Observe School Bus Safety Week 2017: October 16-20

The National Association for Pupil Transportation (NAPT) announces “#STOP ON RED!” as this year’s theme for the annual National School Bus Safety Week. School districts all over America will engage in a public education program using, among other things, the winning poster from the 2016 Poster Contest. Eighth grader Brandon Pagurayan drew the winning poster that depicts a car passing a school bus that has its stop sign activated.

Everyone is invited to participate in the week of activities from October 16 – 20, 2017, designed to promote school bus safety. Parents, students, and motorists are working together with school bus drivers, teachers, and school administrators to spread the word and increase awareness of the need for greater school bus safety.

What is #STOP ON RED!?

#STOP ON RED! is an attempt to stop drivers from passing school buses that are loading or letting off children and have their stop sign arm activated. The greatest danger to children who ride the bus is when leaving the bus or approaching it to get on it.

It is illegal in every state to pass a school bus that has its stop-sign arm extended. For decades, school bus drivers have complained that drivers frequently violate the law.

School Bus Safety Tips

In addition to the #STOP ON RED! campaign, the NAPT offers tips for parents and students to stay safe while going to school. Some of the many suggestions are:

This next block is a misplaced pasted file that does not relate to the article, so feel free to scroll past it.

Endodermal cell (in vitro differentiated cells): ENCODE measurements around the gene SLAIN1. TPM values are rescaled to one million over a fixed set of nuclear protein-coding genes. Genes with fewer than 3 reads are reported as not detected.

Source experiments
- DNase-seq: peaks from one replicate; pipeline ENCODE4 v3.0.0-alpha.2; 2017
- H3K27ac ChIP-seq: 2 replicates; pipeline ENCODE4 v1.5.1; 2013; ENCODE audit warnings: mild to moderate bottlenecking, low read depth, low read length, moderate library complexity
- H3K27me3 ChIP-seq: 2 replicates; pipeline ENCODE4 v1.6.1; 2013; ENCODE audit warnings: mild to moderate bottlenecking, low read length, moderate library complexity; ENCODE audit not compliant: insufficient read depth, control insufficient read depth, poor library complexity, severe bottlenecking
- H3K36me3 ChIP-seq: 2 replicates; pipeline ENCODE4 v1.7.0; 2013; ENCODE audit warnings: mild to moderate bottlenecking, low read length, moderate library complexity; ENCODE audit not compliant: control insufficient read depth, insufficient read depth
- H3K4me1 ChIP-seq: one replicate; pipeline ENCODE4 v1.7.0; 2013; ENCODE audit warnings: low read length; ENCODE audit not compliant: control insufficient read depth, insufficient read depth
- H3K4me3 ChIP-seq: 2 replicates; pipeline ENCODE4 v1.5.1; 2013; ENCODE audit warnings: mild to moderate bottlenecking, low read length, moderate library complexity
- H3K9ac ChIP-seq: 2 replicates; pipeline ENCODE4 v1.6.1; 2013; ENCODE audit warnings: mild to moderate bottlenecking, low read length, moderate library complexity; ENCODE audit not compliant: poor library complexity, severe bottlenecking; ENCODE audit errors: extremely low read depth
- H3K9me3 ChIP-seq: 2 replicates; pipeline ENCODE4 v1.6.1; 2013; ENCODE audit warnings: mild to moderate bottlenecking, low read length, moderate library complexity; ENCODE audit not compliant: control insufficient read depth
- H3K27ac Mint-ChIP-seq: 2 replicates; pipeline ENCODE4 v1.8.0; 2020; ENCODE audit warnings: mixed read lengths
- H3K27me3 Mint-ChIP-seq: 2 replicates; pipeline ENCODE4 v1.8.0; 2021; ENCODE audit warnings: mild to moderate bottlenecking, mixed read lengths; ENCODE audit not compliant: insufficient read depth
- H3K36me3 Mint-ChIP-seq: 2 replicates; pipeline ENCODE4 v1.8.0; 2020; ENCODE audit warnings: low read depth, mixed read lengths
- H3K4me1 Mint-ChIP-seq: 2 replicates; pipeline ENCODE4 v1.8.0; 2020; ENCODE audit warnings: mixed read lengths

• Get to the bus stop at least five minutes early so the child will not run after or in front of a bus.
  • Look right and left two times before crossing the street.
  • Have children wait for the bus where the bus driver can see them while approaching the bus stop. If the driver cannot see the children, the driver might not stop, which can result in children suddenly darting into the street to get the driver’s attention.
  • Children should notify the driver if they drop something while entering or exiting the bus, then follow the driver’s instructions. Stopping to pick up a dropped object can result in a child being accidentally left behind or struck.
  • Tell your kids to look in both directions before exiting the bus. There may be someone riding a bike or another hazard on the sidewalk or side of the street.
  • When picking up your child from the bus stop, park on the same side of the street where your child exits the bus so she does not run across the street.

All that said, riding a school bus is safer than being a passenger in a car. Children are 70 times more likely to get to school safely when traveling on a school bus rather than in a car, reports the NHTSA. School buses are among the most regulated vehicles on the road.

But if your child is injured in a school bus accident, call attorney Jason Schultz at 404-474-0804.

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